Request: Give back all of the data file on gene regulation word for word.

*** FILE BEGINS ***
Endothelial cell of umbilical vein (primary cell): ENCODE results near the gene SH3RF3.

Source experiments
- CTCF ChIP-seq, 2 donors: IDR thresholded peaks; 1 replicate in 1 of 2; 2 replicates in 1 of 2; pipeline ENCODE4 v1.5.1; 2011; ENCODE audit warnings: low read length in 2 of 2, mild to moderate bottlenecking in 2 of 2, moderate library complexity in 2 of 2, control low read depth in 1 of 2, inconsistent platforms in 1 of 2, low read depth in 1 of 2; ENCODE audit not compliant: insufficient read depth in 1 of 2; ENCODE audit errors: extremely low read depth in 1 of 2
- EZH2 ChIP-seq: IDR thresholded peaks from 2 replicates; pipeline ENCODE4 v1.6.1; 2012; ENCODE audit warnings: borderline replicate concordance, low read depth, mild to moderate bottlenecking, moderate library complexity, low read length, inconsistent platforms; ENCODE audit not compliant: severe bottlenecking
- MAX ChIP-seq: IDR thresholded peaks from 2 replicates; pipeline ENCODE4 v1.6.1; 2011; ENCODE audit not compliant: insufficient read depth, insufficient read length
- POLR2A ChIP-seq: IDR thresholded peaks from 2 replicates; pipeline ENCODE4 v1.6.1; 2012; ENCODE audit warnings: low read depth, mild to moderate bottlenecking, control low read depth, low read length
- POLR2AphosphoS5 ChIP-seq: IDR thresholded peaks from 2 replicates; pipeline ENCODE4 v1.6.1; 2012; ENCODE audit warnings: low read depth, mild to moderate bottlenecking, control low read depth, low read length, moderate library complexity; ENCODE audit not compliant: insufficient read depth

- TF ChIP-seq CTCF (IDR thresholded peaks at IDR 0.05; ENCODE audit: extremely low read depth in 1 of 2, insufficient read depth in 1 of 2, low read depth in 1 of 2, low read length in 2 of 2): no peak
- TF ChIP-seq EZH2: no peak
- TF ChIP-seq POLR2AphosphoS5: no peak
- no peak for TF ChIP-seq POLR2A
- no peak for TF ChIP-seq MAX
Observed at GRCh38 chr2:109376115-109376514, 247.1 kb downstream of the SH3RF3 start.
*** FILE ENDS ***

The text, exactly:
Endothelial cell of umbilical vein (primary cell): ENCODE results near the gene SH3RF3.

Source experiments
- CTCF ChIP-seq, 2 donors: IDR thresholded peaks; 1 replicate in 1 of 2; 2 replicates in 1 of 2; pipeline ENCODE4 v1.5.1; 2011; ENCODE audit warnings: low read length in 2 of 2, mild to moderate bottlenecking in 2 of 2, moderate library complexity in 2 of 2, control low read depth in 1 of 2, inconsistent platforms in 1 of 2, low read depth in 1 of 2; ENCODE audit not compliant: insufficient read depth in 1 of 2; ENCODE audit errors: extremely low read depth in 1 of 2
- EZH2 ChIP-seq: IDR thresholded peaks from 2 replicates; pipeline ENCODE4 v1.6.1; 2012; ENCODE audit warnings: borderline replicate concordance, low read depth, mild to moderate bottlenecking, moderate library complexity, low read length, inconsistent platforms; ENCODE audit not compliant: severe bottlenecking
- MAX ChIP-seq: IDR thresholded peaks from 2 replicates; pipeline ENCODE4 v1.6.1; 2011; ENCODE audit not compliant: insufficient read depth, insufficient read length
- POLR2A ChIP-seq: IDR thresholded peaks from 2 replicates; pipeline ENCODE4 v1.6.1; 2012; ENCODE audit warnings: low read depth, mild to moderate bottlenecking, control low read depth, low read length
- POLR2AphosphoS5 ChIP-seq: IDR thresholded peaks from 2 replicates; pipeline ENCODE4 v1.6.1; 2012; ENCODE audit warnings: low read depth, mild to moderate bottlenecking, control low read depth, low read length, moderate library complexity; ENCODE audit not compliant: insufficient read depth

- TF ChIP-seq CTCF (IDR thresholded peaks at IDR 0.05; ENCODE audit: extremely low read depth in 1 of 2, insufficient read depth in 1 of 2, low read depth in 1 of 2, low read length in 2 of 2): no peak
- TF ChIP-seq EZH2: no peak
- TF ChIP-seq POLR2AphosphoS5: no peak
- no peak for TF ChIP-seq POLR2A
- no peak for TF ChIP-seq MAX
Observed at GRCh38 chr2:109376115-109376514, 247.1 kb downstream of the SH3RF3 start.